Category Archives: Music

Why I’m Mad at Kanye West: February 2015 edition

I don’t pay a lot of attention to celebrities. I have met my fair share, especially in the last four years, and what I realized is that most of them – MOST – want to be treated like regular ol’ people. I’m very good at treating people like regular ol’ people, BTW. I find it much easier, as my simple brain can’t discern between night and day, much less “who’s famous-est” and “who’s cool right now because of some dumb YouTube video.”

Beck lists Cain's Ballroom in Tulsa as his favorite venue to play -- I've seen him three times there. (It's my favorite place too!)

Beck lists Cain’s Ballroom in Tulsa as his favorite venue to play — I’ve seen him three times there. (It’s my favorite place too!) He clearly has the best taste.

But Kanye can kiss my, in the words of Della Reese, ENTIRE ASS.

Kanye, once again, shot his mouth off when it wasn’t necessary, angry that Beck won Album of the Year at the Grammys over Beyonce (who, honestly, doesn’t need him to speak for her, but that’s a whole other sidebar.) Hey Kanye – you know how sometimes your team doesn’t win in sports? Sometimes, your team endures a painful loss – because the other team was better at that moment. THAT’s what’s going on here – Beck created a masterpiece that Grammy voters agreed was the best of the year. Kanye, who just like his wife is seeking for everything to either be handed to him or placed IN HIM via surgery, can’t take the time to listen to Beck and realize that, maybe, just maybe, the voters were onto something.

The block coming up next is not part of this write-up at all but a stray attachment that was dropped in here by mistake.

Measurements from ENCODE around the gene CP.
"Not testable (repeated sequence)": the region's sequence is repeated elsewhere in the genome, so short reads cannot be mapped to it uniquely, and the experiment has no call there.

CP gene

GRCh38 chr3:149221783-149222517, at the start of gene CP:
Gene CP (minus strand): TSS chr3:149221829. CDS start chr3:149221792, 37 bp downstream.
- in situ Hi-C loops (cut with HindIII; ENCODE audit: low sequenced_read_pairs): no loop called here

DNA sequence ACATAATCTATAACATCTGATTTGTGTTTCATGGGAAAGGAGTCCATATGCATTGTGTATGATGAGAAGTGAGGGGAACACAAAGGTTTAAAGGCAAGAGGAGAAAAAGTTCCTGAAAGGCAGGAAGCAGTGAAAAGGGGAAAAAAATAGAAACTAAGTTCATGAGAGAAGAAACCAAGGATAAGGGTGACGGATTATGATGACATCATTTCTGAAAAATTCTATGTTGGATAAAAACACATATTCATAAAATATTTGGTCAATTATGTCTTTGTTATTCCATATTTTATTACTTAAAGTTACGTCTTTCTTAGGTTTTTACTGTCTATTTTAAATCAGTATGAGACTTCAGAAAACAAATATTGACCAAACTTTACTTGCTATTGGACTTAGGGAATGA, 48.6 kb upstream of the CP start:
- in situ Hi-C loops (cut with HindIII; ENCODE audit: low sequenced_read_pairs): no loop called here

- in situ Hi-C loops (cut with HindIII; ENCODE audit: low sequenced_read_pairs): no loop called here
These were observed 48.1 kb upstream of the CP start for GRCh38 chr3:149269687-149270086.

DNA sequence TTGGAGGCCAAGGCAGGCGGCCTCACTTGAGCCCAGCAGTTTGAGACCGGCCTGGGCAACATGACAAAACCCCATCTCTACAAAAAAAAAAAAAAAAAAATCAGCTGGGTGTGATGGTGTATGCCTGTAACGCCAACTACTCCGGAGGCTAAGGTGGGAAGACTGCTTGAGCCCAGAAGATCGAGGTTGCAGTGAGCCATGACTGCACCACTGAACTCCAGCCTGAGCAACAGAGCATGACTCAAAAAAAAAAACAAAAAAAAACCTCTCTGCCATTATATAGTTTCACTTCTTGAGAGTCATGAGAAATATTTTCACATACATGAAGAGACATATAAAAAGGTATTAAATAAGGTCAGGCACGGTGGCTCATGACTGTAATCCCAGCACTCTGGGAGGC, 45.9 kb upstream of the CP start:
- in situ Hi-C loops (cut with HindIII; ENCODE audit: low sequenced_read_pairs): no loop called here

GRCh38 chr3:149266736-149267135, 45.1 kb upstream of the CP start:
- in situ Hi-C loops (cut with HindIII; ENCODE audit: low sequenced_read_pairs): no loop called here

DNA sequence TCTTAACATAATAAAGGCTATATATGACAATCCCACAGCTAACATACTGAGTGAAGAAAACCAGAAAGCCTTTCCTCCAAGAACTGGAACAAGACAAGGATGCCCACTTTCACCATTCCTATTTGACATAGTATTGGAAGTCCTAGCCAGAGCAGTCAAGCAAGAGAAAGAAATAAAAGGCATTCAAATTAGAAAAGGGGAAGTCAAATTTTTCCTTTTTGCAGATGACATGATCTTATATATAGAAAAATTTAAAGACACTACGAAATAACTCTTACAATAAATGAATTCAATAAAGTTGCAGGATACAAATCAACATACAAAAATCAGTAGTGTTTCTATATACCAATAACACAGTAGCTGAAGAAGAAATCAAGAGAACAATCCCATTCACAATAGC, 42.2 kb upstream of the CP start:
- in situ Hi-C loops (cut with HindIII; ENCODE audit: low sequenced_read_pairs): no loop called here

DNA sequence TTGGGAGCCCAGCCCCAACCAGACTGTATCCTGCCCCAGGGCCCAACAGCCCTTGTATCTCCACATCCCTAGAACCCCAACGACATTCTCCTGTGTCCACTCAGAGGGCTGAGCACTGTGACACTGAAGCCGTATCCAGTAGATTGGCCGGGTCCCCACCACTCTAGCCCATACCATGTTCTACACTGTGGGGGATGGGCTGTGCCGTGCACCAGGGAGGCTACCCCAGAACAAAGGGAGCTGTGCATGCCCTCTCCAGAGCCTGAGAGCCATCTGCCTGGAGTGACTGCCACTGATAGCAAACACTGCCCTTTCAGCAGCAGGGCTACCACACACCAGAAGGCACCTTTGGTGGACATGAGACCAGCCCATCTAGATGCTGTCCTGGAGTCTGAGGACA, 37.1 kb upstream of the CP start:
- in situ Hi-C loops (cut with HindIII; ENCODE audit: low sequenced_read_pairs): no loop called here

The whole things smacks of some sense of entitlement that Kanye has. And it smacks a bit of some sort of weird belief that the voters were racist in some way.